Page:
The Globe and Mail has announced its public editor will now report directly to the newspaper’s publisher in an effort to maintain high journalistic standards.
Editor-In-Chief John Stackhouse detailed the change in a memo to staff after allegations of plagiarism were raised about the work of columnist Margaret Wente.
Stackhouse says “appropriate action” has been taken against Wente, the details of which cannot be disclosed.
Concerns were raised by a blogger last week about a July, 2009, column by Wente which contained quotes that were similar to a column already published in another newspaper.
Stackhouse says the journalism in that instance “did not meet the standards of The Globe and Mail in terms of sourcing, use of quotation marks and reasonable credit for the work of others.”
He says the work was not in keeping with the paper’s code of conduct and was “unacceptable.”
“As a first step, we will continue to examine our journalistic practices and standards,” Stackhouse said in his memo.
“The Publisher and I agreed Monday that the Public Editor position should be made fully autonomous from the newsroom and will report directly to him. That change takes effect immediately.”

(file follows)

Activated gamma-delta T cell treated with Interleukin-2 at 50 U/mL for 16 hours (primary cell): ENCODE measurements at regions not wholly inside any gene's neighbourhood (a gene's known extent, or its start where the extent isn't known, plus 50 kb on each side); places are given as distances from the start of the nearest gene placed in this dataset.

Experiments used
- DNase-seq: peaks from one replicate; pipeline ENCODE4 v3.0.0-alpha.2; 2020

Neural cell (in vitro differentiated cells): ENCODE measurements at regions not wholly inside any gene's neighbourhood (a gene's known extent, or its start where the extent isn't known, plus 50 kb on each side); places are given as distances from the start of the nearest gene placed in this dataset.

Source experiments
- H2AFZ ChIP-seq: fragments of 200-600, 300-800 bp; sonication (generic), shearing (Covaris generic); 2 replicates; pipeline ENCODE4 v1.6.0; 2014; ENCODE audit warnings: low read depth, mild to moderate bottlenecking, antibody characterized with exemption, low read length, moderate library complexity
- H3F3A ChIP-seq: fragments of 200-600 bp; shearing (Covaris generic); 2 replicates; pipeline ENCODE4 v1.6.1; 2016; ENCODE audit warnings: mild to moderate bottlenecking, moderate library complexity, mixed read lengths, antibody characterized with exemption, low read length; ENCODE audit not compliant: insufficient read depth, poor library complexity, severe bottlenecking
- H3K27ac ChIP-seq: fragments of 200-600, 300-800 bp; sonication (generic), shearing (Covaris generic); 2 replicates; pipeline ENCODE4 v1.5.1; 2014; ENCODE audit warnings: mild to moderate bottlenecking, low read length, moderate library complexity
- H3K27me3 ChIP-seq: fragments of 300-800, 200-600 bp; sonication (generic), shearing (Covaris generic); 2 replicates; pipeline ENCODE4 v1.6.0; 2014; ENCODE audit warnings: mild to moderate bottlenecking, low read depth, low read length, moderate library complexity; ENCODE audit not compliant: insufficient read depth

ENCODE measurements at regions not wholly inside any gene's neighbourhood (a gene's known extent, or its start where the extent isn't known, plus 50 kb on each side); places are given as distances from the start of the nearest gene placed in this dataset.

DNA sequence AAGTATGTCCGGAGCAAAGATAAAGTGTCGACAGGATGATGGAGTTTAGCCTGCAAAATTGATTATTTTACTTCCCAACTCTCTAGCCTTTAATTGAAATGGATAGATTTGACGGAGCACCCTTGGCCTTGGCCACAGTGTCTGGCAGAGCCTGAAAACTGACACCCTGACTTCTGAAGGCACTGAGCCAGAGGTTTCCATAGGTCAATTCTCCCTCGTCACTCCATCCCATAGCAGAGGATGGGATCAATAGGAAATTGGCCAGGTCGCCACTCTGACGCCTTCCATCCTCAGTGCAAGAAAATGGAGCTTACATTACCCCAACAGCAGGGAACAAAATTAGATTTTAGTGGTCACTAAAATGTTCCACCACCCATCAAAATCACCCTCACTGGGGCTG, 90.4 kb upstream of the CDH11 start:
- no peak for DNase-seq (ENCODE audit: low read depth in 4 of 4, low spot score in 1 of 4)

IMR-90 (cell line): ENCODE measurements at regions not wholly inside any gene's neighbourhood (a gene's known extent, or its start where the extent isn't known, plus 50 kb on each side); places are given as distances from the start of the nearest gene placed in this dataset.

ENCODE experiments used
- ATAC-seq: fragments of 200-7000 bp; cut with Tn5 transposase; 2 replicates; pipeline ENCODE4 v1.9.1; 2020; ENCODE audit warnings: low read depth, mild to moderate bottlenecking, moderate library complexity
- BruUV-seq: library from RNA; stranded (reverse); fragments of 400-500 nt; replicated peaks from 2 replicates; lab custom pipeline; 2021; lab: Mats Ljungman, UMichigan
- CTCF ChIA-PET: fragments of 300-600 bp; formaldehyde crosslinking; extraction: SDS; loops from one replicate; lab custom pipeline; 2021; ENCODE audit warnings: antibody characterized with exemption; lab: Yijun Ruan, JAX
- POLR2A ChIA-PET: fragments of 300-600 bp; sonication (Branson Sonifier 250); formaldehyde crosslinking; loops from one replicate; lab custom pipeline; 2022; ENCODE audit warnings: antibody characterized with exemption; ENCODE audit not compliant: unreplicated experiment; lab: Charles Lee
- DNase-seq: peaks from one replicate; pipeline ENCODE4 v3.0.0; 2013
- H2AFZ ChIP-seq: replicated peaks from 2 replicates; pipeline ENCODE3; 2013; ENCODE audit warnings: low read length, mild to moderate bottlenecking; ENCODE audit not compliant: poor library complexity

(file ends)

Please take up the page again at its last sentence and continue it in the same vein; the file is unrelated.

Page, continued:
Public editor Sylvia Stead had said last week that some of the Wente’s column appeared to have been copied from another source but didn’t say if any disciplinary action had been taken. That response appeared to provoke more backlash from online readers.
Wente has written a column saying she is far from perfect and makes mistakes, but is not a serial plagiarist and that she had no intent to deceive readers with her column.
“I haven’t always lived up to my own standards. I’m sorry for my journalistic lapses, and I think that, when I deserve the heat, I should take it and accept the consequences,” she wrote.
“But I’m also sorry we live in an age where attacks on people’s character and reputation seem to have become the norm. Most of all, I regret the trouble I’ve created for my Globe colleagues by giving any opening at all to my many critics.”